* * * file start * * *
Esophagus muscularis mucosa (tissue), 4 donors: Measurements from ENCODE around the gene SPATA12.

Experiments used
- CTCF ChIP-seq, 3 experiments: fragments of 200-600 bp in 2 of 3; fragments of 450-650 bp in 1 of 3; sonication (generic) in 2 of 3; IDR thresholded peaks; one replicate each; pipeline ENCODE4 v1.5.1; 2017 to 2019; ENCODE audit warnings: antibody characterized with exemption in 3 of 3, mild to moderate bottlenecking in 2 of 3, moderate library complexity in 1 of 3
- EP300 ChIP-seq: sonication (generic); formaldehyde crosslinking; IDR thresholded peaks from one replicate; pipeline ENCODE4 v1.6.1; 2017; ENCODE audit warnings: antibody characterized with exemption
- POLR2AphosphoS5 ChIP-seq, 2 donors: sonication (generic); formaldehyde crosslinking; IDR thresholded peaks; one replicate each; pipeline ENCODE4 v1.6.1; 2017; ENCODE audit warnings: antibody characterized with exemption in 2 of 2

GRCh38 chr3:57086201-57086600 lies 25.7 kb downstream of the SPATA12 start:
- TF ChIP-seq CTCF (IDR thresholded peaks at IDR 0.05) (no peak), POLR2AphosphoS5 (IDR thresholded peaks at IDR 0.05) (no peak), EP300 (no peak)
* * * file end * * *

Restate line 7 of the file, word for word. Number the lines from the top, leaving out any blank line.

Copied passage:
- TF ChIP-seq CTCF (IDR thresholded peaks at IDR 0.05) (no peak), POLR2AphosphoS5 (IDR thresholded peaks at IDR 0.05) (no peak), EP300 (no peak)